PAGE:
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David Ewing Duncan

A View from David Ewing Duncan

New UCSF Chancellor a Boost for Personalized Medicine?

Former Genentech president Susan Desmond-Hellmann is nominated to be the next UCSF chancellor.

  • May 5, 2009

When Roche bought Genentech last month, speculation was rife about where the newly enriched leadership of this biotech behemoth would end up. For president of product development Susan Desmond-Hellmann, it didn’t take long to settle the issue.

Last Friday, Mark Yudof, president of the University of California, announced that Desmond-Hellmann is his nominee for the chancellor of UC San Francisco–subject to approval by the UC Board of Regents. Her arrival could mean a substantial boost for personalized medicine–the tailoring of treatments and diagnostic tests according to an individual patient’s genes and physiology. She oversaw the development of Herceptin, the Genentech blockbuster to treat breast cancer that only works for patients who overexpress a gene called HER2. She also oversaw the development of the blockbusters Rituxin and Avastin.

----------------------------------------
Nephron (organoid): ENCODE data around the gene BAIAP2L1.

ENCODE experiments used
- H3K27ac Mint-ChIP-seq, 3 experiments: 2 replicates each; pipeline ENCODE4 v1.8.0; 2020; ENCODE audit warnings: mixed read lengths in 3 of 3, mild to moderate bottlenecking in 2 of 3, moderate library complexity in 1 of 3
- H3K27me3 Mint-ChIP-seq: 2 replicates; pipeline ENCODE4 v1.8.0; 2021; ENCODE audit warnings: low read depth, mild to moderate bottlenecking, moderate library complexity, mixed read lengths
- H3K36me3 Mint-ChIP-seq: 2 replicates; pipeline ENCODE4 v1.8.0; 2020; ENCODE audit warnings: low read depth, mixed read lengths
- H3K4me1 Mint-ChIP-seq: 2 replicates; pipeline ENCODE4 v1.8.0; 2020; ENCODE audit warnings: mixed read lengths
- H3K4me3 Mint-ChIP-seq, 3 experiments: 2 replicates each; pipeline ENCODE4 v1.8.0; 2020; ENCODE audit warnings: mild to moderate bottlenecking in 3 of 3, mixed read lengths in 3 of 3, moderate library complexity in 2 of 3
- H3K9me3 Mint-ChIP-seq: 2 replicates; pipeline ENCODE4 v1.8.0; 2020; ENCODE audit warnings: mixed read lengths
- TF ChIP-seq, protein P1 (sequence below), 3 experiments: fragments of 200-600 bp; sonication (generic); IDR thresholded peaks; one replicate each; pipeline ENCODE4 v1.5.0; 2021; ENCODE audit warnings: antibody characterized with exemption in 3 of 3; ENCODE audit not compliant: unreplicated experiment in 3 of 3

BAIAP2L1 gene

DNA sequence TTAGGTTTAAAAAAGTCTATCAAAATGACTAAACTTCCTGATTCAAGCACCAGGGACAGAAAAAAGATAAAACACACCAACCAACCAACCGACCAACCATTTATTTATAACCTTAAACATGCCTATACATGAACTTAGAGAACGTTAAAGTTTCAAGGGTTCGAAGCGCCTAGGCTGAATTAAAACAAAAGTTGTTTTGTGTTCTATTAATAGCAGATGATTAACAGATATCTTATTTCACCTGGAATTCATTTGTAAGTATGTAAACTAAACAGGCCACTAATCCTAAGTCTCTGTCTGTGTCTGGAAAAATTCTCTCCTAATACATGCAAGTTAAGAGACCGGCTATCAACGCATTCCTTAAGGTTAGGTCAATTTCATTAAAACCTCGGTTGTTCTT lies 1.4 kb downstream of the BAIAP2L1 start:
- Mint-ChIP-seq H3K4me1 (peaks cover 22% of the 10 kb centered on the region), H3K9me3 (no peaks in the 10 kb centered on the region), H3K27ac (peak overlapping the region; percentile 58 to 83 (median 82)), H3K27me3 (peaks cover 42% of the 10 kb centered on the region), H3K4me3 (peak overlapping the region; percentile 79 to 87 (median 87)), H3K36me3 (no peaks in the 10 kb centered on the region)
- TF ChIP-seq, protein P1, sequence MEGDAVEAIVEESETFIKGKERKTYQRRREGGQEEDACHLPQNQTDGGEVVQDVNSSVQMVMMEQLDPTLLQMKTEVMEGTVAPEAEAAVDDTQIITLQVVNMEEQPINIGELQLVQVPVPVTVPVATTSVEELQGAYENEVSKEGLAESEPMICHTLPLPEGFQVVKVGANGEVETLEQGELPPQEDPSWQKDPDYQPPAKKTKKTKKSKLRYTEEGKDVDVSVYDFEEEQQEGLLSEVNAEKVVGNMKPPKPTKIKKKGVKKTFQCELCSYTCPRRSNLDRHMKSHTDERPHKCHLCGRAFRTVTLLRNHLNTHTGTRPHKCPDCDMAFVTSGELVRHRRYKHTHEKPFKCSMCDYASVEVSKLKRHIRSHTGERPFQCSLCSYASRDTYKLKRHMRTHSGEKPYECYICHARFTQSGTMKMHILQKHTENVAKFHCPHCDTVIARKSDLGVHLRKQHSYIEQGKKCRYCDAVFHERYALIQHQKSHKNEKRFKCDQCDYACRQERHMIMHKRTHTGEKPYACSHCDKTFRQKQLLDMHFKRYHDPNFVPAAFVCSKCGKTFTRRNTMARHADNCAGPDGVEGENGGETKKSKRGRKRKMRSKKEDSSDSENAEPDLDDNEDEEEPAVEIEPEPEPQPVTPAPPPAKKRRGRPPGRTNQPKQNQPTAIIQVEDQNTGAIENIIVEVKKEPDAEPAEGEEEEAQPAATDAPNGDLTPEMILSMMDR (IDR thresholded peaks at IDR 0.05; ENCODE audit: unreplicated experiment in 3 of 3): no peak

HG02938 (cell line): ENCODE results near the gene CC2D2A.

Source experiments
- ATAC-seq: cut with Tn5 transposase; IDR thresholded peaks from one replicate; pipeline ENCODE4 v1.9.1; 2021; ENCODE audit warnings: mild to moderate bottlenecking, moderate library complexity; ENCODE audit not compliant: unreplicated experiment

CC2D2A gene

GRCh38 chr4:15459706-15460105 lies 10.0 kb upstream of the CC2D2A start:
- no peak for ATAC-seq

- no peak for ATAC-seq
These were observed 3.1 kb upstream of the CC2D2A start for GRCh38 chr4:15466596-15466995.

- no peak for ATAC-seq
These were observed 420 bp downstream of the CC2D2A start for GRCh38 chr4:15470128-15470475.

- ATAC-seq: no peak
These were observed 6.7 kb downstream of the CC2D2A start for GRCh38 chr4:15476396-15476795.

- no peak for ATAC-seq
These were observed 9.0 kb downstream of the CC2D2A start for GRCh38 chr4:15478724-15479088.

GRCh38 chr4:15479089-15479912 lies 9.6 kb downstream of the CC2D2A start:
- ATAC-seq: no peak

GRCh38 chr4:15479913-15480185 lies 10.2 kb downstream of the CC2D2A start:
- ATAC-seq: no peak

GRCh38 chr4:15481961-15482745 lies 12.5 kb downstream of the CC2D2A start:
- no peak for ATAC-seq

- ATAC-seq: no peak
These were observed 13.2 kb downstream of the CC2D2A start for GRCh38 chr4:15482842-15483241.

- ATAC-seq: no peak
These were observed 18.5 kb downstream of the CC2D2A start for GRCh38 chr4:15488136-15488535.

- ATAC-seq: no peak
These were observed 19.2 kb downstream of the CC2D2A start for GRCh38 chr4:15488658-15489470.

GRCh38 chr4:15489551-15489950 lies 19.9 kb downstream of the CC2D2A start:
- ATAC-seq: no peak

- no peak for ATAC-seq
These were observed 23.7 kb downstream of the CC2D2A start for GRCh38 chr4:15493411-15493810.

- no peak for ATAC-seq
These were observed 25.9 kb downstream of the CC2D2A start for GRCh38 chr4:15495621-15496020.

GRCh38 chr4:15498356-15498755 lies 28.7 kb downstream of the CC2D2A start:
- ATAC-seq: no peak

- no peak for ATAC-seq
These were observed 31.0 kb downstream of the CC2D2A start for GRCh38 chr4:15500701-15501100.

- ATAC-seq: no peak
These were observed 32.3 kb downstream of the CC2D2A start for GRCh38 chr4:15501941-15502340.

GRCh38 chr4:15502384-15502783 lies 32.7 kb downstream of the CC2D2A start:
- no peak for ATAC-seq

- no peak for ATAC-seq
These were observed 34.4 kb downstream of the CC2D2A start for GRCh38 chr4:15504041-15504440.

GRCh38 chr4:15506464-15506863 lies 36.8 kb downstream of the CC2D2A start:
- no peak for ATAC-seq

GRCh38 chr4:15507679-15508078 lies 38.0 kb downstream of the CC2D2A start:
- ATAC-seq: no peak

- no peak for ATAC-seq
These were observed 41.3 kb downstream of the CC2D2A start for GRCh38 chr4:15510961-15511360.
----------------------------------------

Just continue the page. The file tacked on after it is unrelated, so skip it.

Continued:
Unfortunately, other examples of truly personalized medicine have been scarce in the drug industry, despite an explosion of research data produced by molecular biologists in recent years. Most of this data, however, has not been translated into either new drugs or diagnostics. Many reasons are given, including the complexity of the science and a research infrastructure that still values discovery more than the development and application of those discoveries.

Efforts are under way at the National Institutes of Health and at some universities to develop new and better methods to shift basic research in genetics, proteomics, and other fields into useful products and protocols, but no national leader has emerged to spearhead the effort.

Desmond-Hellmann has not yet revealed her plans or focus should she be approved as chancellor of UCSF, but she is uniquely poised to perhaps take on this role as a bridge between research and development.

Hopefully, she will keep the two in proper balance, remembering her first career as a full-time oncologist who joined pharma out of frustration at being able to do so little for her patients.

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